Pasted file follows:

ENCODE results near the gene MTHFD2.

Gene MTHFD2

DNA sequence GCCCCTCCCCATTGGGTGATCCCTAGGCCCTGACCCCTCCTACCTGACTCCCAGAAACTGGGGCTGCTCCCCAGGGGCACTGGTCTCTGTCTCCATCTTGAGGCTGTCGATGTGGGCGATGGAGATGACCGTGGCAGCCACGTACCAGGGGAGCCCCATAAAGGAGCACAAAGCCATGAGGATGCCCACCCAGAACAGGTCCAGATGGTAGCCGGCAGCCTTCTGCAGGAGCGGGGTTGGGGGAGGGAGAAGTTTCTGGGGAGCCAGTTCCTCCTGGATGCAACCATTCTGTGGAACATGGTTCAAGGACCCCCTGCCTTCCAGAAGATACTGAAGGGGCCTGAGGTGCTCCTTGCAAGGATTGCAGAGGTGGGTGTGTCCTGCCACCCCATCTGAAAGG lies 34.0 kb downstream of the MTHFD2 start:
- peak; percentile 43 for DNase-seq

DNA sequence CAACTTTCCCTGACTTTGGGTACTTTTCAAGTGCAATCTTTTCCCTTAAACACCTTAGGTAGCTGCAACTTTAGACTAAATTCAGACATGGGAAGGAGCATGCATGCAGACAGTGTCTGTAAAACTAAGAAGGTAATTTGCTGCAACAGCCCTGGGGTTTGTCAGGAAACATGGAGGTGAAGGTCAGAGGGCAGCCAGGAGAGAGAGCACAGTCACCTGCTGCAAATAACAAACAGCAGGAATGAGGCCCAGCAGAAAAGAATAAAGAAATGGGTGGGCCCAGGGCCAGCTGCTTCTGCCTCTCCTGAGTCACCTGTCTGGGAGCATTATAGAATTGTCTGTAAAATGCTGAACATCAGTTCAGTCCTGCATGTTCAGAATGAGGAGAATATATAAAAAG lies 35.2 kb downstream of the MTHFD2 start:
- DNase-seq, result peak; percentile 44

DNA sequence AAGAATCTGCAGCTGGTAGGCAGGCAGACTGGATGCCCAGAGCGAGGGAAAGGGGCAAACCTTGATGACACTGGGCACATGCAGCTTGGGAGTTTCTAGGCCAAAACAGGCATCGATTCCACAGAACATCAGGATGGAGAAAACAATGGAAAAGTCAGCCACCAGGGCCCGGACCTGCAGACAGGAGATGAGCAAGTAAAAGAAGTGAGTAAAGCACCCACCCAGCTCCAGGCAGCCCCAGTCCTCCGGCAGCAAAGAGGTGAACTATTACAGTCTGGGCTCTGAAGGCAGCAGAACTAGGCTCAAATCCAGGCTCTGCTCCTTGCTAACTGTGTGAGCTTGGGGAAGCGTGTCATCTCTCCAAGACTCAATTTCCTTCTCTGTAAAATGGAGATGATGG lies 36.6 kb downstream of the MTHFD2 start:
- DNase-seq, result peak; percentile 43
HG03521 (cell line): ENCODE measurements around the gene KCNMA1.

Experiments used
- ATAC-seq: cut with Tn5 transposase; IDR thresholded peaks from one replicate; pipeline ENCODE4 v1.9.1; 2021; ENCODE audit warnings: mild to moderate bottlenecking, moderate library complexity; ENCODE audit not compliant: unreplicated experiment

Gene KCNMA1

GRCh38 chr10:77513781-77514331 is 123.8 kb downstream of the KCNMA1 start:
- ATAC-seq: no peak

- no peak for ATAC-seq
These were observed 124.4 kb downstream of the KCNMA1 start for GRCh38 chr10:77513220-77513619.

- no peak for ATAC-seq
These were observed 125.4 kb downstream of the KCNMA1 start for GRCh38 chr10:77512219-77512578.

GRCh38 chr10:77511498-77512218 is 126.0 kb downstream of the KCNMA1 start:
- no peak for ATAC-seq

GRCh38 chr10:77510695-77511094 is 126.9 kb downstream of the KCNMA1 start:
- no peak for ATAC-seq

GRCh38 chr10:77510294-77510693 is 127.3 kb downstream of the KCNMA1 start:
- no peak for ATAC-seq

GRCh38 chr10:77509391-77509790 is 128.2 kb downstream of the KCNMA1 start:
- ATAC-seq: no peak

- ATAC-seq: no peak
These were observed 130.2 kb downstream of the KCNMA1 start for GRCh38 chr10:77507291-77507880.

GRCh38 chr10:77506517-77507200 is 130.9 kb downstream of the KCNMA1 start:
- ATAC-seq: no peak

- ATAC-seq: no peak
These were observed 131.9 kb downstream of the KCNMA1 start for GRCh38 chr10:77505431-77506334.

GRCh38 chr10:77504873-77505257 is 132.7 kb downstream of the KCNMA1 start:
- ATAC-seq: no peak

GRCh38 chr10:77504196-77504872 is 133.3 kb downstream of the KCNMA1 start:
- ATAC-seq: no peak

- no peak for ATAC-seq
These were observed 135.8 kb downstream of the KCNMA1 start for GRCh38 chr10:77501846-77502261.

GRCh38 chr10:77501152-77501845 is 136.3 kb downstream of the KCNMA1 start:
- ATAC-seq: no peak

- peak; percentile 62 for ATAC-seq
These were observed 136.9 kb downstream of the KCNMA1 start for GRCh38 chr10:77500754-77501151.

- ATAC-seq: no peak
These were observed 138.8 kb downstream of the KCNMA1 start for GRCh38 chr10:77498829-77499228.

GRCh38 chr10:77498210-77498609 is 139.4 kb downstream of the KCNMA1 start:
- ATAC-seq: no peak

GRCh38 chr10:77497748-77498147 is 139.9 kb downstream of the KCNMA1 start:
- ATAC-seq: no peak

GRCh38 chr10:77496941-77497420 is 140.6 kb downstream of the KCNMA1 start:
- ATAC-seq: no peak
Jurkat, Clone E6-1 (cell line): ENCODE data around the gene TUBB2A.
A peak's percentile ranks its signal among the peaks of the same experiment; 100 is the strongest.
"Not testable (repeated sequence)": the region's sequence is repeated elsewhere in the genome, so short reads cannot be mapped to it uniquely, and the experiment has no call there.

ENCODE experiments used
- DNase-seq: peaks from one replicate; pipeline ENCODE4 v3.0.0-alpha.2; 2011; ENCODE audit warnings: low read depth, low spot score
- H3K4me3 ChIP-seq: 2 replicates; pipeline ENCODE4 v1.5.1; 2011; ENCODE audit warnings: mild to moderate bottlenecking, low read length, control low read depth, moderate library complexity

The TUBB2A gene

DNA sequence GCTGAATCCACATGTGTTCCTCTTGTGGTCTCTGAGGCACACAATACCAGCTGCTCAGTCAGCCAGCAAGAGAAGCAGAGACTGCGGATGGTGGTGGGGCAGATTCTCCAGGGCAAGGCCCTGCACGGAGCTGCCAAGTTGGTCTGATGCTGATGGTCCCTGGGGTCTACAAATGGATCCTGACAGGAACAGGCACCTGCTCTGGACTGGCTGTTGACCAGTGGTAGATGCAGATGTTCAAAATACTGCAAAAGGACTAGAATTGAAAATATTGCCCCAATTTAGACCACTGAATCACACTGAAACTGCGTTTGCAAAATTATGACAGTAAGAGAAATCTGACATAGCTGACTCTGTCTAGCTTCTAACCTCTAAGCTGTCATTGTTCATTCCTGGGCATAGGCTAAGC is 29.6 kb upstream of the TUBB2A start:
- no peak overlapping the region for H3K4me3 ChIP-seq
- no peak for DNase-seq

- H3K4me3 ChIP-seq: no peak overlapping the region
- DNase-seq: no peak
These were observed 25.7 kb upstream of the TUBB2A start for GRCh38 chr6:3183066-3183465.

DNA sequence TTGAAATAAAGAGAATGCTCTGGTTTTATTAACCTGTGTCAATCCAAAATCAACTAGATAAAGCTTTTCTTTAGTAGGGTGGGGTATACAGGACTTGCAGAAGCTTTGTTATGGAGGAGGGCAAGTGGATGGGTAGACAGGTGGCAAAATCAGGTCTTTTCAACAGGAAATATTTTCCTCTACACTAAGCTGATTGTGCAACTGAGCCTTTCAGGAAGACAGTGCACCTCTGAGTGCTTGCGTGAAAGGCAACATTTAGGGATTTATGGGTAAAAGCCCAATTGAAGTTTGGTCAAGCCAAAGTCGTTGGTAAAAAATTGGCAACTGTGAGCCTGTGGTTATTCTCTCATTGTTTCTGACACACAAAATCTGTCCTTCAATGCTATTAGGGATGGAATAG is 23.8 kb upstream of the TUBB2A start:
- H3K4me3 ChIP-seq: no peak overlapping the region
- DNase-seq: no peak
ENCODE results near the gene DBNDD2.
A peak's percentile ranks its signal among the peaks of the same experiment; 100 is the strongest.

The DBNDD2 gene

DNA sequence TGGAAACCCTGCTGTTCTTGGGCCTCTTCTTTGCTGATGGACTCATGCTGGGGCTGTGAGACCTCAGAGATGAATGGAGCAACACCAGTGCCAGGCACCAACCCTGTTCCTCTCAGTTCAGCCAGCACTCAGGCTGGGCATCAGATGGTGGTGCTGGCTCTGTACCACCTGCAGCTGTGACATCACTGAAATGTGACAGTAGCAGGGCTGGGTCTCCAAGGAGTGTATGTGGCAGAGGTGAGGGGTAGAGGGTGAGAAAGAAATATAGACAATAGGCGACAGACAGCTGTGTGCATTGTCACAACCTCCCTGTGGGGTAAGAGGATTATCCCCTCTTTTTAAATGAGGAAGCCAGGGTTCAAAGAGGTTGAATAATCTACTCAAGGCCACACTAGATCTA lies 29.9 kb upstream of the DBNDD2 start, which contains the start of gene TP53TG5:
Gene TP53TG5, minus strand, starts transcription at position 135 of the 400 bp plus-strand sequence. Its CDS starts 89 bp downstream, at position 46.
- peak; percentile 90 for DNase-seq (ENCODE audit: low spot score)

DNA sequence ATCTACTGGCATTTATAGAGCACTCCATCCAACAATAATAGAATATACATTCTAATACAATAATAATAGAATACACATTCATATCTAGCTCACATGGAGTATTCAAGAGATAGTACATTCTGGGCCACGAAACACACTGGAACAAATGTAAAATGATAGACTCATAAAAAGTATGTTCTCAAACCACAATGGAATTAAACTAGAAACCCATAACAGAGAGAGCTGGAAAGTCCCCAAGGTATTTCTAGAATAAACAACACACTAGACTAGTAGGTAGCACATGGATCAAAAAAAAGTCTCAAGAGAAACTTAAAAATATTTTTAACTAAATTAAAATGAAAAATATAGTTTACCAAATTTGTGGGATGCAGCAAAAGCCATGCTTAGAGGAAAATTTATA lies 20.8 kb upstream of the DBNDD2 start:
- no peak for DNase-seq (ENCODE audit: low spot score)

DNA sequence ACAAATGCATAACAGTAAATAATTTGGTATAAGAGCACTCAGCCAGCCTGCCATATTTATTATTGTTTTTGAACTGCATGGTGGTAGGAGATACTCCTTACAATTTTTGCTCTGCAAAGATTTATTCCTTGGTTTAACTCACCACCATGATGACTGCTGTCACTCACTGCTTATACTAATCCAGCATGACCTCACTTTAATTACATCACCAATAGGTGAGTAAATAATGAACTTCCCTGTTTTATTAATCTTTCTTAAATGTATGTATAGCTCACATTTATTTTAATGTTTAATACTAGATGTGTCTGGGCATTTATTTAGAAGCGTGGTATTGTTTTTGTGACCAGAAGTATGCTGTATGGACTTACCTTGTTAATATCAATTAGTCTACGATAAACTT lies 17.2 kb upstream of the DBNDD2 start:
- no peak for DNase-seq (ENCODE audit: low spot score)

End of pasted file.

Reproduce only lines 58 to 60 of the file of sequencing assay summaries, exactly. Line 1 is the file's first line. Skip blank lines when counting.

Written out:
DNA sequence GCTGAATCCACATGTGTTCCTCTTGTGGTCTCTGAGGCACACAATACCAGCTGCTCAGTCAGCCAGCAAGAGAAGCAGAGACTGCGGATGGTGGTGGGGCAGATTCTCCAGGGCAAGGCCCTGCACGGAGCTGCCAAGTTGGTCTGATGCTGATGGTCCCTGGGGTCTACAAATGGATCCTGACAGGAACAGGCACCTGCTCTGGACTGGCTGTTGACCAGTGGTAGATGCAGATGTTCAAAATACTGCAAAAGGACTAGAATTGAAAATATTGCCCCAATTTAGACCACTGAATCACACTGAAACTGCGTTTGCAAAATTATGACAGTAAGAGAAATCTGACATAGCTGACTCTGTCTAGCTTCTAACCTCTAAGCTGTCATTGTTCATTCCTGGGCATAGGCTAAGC is 29.6 kb upstream of the TUBB2A start:
- no peak overlapping the region for H3K4me3 ChIP-seq
- no peak for DNase-seq